The Clothesline Project
The Clothesline Project is a visual display that bears witness to the violence against women. During the public display, a clothesline is hung with shirts. Each shirt is decorated to represent a particular woman’s experience, by the survivor herself or by someone who cares about her. The Clothesline Project provides an opportunity for women to bear witness to their personal experience of violence and celebrate their transformation from victim to survivor in a powerful statement of solidarity.
The Clothesline Project began in 1990 when members of the Cape Cod Women’s Agenda hung a clothesline across the village green in Hyannis, Massachusetts with 31 shirts designed by survivors of assault, rape and incest. Women viewing the clothesline came forward to create shirts of their own and the line just kept growing. Since that first display the Project has grown to 300+ local Clothesline Projects nationally and internationally, with an estimated 35,000 shirts. The Clothesline Project has become a distinctive resource for healing from violence and creating social change. Lines have been displayed at schools, universities, State Houses, shopping malls, churches and women’s events. The first National Display took place on April 8th – 9th 1995 in Washington DC.
Similar to the AIDS quilt, the Clothesline Project puts a human face on the statistics of violence against women. The Project increases awareness of the impact of violence against women, celebrates a woman’s strength to survive and provides an avenue for her to courageously break the silence. Families and friends of women who have died as a result of violence may wish to make shirt to express their deep loss. One of the beauties of this project is its simplicity. Survivors need not be artists to create a moving personal tribute. Whether they choose to use paint, permanent markers or elaborate embroidery to create their shirt is up to them. The power is in the personal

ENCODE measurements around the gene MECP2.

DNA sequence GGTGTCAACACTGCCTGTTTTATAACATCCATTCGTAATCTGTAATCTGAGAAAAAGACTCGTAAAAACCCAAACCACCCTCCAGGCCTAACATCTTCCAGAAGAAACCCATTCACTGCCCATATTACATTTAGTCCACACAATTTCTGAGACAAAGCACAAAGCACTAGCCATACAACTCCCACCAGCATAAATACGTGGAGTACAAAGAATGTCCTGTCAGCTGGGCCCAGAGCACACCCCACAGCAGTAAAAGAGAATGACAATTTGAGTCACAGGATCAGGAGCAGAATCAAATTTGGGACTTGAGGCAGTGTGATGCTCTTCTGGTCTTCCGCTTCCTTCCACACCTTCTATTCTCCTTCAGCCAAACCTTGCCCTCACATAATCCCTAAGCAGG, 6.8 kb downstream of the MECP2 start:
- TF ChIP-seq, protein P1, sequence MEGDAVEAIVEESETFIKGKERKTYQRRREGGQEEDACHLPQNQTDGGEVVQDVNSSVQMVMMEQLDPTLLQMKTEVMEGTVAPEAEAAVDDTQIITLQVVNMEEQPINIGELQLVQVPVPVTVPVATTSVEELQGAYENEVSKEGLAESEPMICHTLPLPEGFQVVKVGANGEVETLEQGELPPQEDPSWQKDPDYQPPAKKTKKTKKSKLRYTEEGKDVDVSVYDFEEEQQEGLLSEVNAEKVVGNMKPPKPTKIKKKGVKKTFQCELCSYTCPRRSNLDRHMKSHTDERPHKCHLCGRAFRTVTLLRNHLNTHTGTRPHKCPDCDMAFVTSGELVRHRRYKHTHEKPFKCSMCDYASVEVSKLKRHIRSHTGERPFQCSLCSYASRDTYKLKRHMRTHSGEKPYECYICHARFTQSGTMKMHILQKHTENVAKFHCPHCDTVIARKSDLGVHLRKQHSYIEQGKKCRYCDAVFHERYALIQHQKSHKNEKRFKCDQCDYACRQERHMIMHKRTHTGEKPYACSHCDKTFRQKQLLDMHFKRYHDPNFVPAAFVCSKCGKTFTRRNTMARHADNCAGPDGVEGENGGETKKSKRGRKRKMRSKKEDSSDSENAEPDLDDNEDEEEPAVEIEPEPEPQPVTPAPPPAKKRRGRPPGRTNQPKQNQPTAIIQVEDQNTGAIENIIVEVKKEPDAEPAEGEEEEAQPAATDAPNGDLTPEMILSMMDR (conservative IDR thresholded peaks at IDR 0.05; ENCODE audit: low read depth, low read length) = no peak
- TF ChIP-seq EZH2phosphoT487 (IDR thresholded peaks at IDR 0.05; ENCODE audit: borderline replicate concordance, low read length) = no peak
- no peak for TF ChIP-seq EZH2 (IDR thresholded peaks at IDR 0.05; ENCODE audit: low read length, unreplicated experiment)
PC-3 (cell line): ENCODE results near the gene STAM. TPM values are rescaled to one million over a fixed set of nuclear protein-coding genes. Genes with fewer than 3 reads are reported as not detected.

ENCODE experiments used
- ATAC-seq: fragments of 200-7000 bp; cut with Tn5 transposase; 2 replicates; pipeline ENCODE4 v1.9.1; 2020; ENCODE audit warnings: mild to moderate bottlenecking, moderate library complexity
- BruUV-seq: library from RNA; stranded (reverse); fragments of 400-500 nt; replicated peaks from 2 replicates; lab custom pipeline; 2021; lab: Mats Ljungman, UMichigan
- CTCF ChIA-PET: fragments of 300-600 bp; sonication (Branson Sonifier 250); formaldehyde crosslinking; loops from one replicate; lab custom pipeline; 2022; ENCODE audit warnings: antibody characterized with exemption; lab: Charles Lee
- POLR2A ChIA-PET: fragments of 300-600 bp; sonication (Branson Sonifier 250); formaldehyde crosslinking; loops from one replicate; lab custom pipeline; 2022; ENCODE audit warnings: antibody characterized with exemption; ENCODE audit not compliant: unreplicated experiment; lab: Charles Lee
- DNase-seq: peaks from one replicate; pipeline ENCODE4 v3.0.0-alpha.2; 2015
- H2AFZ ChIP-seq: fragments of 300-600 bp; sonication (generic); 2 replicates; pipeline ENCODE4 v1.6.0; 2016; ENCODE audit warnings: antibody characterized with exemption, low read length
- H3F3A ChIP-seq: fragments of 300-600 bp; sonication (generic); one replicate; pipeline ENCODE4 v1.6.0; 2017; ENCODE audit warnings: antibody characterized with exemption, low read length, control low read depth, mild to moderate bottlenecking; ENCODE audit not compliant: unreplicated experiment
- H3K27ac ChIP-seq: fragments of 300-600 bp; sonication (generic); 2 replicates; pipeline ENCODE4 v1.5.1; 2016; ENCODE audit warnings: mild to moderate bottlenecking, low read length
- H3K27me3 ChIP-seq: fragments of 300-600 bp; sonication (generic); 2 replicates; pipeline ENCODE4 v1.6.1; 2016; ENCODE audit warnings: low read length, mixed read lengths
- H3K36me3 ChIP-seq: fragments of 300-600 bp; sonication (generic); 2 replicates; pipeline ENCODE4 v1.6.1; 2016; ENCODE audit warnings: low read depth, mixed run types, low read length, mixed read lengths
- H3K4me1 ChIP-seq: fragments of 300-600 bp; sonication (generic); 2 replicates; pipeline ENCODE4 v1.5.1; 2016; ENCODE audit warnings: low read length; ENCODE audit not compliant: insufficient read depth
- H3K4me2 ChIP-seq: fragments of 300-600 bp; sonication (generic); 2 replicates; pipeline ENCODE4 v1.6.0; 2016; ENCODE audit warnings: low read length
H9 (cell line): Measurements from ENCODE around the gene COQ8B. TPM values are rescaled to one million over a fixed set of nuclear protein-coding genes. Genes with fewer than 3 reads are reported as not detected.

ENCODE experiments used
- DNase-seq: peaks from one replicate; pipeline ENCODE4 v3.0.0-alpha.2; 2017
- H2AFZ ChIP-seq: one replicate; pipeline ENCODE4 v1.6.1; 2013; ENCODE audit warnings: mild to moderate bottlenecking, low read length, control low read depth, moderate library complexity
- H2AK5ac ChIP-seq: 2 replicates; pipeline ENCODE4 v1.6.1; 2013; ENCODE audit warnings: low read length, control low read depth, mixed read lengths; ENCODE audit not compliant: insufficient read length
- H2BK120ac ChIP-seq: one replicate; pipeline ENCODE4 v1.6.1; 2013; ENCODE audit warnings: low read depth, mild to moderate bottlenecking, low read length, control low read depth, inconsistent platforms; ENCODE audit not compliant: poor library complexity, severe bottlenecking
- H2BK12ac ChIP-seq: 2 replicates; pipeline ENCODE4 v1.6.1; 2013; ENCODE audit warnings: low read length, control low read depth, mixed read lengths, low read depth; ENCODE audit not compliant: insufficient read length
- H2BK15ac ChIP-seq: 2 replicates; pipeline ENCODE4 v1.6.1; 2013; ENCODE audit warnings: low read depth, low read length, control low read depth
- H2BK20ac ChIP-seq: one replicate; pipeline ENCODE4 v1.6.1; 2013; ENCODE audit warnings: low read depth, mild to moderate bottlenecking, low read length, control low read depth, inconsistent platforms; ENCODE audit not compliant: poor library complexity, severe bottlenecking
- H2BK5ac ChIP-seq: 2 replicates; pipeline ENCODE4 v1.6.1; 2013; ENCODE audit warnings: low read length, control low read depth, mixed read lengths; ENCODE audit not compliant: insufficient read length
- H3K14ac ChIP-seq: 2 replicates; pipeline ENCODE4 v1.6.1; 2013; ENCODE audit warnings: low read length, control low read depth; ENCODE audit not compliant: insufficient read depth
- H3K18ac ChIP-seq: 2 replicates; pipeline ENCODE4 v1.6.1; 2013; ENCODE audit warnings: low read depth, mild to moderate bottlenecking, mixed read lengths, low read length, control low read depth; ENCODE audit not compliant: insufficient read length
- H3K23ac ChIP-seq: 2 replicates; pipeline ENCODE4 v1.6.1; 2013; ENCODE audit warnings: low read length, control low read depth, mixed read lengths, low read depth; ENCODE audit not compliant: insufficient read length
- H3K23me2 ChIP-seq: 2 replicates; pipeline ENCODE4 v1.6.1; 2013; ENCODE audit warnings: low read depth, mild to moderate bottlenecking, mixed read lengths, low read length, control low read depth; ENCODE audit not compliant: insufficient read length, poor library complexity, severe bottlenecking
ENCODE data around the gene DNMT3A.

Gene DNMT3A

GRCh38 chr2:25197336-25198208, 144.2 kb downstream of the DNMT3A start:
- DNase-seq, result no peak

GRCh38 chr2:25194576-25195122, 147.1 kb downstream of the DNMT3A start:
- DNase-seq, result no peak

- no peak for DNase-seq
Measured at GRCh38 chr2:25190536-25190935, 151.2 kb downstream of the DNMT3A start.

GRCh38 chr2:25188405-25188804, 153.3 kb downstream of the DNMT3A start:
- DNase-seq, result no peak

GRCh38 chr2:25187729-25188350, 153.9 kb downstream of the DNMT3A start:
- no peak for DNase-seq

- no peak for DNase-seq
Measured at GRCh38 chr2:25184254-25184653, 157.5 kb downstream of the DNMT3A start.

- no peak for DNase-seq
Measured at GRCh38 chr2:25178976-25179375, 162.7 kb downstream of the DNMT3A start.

The Clothesline Project is about direct, personal violence against women and shirts can be colour coded for different types of violence:
- White – for women who were murdered
- Yellow or beige – for women who have been physically assaulted
- Red, Pink or Orange – for women who have been raped or sexually assaulted
- Blue or Green – for women who are survivors of incest or child sexual abuse
- Purple or Lavender – for women who were attacked because they are or were perceived to be lesbian
However, these colours are not mandatory.
Workers from the Gold Coast Centre Against Sexual Violence Inc. became committed to the Clothesline Project when they attended the 4th World Conference on Women in Beijing in 1995.
If you would like to create a shirt bearing witness to your personal experience of violence and contribute it to be part of our Clothesline Project or your agency would like to host a t-shirt making workshop or have the Clothesline Project displayed at your agency or would just like more information please contact us.